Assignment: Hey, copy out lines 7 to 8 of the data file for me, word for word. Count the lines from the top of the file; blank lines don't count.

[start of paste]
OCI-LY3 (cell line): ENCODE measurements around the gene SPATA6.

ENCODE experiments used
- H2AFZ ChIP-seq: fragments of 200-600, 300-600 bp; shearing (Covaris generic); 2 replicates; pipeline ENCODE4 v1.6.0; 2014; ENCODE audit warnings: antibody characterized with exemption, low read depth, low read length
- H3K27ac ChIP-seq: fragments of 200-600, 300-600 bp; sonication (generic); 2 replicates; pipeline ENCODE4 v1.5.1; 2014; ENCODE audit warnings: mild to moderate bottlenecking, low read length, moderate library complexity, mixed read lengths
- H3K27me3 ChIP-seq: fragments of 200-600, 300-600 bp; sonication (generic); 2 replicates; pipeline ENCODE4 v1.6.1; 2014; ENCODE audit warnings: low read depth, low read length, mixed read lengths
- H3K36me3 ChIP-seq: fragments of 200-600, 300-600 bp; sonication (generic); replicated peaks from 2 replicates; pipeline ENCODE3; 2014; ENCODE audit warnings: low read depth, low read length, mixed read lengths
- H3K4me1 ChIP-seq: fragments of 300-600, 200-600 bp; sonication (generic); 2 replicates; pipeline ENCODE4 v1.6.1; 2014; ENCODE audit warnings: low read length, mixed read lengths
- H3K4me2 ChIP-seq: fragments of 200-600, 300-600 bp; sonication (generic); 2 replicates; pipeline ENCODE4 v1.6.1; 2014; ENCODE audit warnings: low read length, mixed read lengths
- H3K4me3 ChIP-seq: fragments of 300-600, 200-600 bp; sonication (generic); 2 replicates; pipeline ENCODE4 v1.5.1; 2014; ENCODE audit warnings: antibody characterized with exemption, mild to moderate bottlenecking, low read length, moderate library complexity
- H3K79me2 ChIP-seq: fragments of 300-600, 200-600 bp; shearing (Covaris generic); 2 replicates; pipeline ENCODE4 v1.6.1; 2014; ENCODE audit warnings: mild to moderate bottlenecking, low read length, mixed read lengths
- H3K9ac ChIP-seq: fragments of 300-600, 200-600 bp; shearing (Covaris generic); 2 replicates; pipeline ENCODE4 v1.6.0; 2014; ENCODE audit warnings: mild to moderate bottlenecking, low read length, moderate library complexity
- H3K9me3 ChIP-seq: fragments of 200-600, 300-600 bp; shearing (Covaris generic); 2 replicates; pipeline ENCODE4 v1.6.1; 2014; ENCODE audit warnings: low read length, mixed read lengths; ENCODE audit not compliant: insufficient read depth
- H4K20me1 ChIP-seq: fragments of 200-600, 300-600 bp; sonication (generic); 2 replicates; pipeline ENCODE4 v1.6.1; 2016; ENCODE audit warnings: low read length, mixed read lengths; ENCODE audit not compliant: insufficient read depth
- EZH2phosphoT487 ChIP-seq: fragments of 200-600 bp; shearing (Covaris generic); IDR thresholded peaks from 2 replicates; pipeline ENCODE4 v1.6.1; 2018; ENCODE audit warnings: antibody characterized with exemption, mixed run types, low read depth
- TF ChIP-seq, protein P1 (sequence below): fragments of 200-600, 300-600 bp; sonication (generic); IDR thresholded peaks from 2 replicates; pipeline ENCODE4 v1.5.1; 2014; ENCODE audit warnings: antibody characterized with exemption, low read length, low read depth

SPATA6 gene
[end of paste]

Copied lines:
- H3K4me1 ChIP-seq: fragments of 300-600, 200-600 bp; sonication (generic); 2 replicates; pipeline ENCODE4 v1.6.1; 2014; ENCODE audit warnings: low read length, mixed read lengths
- H3K4me2 ChIP-seq: fragments of 200-600, 300-600 bp; sonication (generic); 2 replicates; pipeline ENCODE4 v1.6.1; 2014; ENCODE audit warnings: low read length, mixed read lengths